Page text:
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Dietary linoleic acid at high and reduced dietary fat level decreases the faecal excretion of vitamin E in young rats

  • Lilian B. M. Tuburg (a1), Edward Haddeman (a1), Gerard A. A. Kivits (a1), Jan A. Weststrate (a1) and Elizabeth J. Brink (a1)...

Abstract

Vitamin E is the major lipid-soluble antioxidant in human subjects and is crucial in protecting polyunsaturated fatty acids (PUFA) against lipid peroxidation. Dietary PUFA have been suggested to inhibit the absorption of vitamin E. The present study in young male rats was designed to investigate the effect of increasing concentrations of dietary linoleic acid on the faecal excretion of vitamin E. The rats were fed on semi-synthetic diets containing two concentrations of fat (59 g/kg diet, 15 energy % (en%) or 131 g/kg, 30 en%) for 3 weeks. Triacylglycerol rich in linoleic acid was added at the expense of triacylglycerol rich in saturated fatty acids to obtain dietary concentrations of 13,39 or 66 g linoleic acid/kg diet for the high-fat diet (131 g fat/kg) and 12, 24 or 36 g linoleic acid/kg diet for the reduced-fat diet (59 g fat/kg). The results from the present study demonstrate that the faecal excretion of vitamin E was significantly lower in rats fed on diets with high levels of linoleic acid compared with rats fed on lower levels of linoleic acid irrespective of the dietary fat content. The concentration of vitamin E in liver and plasma was significantly lower in animals fed on the highest concentration of linoleic acid compared with those fed on the lowest level. Results from the present study also demonstrate that at the same concentration of linoleic acid, the faecal excretion of vitamin E in rats fed on reduced-fat diets was significantly lower than in rats fed on high-fat diets. Our findings indicate that the apparent absorption of vitamin E is not inhibited by dietary PUFA. Results from the present study also demonstrate that a reduction of dietary fat content from 30 en% to 15 en% does not lower the apparent absorption of vitamin E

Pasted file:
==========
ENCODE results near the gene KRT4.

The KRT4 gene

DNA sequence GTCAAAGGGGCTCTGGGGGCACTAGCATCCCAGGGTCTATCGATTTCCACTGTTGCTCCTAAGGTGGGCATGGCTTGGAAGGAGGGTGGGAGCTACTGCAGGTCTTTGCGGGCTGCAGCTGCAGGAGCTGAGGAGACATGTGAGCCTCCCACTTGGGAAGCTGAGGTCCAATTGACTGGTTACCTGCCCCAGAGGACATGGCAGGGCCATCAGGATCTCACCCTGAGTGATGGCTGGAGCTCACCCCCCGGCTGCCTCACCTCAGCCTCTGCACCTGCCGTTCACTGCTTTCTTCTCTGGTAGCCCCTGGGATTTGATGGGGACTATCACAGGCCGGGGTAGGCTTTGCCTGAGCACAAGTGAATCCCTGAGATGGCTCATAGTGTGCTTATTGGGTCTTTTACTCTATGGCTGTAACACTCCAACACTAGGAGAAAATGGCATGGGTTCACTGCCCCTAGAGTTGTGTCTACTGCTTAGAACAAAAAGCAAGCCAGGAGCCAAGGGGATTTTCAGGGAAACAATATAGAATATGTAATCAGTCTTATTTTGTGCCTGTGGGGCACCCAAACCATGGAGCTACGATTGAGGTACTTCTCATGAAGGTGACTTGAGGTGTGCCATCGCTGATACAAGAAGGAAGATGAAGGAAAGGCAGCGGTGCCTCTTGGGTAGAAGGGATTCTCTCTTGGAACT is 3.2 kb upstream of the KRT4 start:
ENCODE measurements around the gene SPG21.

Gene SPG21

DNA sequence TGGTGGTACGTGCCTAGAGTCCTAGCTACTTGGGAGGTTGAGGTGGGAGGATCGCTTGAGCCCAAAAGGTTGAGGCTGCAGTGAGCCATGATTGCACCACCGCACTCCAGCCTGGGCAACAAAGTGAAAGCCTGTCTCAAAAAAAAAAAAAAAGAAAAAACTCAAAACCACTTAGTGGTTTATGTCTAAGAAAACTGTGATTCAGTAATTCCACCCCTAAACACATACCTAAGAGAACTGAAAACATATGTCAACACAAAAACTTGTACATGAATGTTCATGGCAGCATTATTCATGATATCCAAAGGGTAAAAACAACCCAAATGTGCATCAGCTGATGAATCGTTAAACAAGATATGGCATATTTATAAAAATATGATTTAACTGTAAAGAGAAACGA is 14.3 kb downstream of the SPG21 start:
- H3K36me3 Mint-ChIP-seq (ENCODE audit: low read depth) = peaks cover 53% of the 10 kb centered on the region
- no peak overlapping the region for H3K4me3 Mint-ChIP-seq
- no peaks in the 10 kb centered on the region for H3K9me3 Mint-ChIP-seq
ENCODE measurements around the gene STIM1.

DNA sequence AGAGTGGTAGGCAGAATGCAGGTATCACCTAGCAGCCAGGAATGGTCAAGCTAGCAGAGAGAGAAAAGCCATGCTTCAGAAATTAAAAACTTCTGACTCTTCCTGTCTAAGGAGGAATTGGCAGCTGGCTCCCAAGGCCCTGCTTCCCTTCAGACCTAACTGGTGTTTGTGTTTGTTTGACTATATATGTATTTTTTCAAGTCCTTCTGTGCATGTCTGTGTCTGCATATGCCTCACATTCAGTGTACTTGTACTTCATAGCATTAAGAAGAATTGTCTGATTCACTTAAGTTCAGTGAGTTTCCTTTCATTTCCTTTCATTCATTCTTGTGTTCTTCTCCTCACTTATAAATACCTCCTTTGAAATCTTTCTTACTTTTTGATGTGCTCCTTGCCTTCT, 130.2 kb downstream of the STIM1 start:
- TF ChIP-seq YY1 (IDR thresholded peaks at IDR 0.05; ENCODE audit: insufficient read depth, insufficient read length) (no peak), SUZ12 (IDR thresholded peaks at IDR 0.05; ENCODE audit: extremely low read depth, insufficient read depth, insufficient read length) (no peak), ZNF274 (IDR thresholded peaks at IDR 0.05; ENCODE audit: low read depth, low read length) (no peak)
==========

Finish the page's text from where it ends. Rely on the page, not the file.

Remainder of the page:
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References

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Keywords

Dietary linoleic acid at high and reduced dietary fat level decreases the faecal excretion of vitamin E in young rats

  • Lilian B. M. Tuburg (a1), Edward Haddeman (a1), Gerard A. A. Kivits (a1), Jan A. Weststrate (a1) and Elizabeth J. Brink (a1)...

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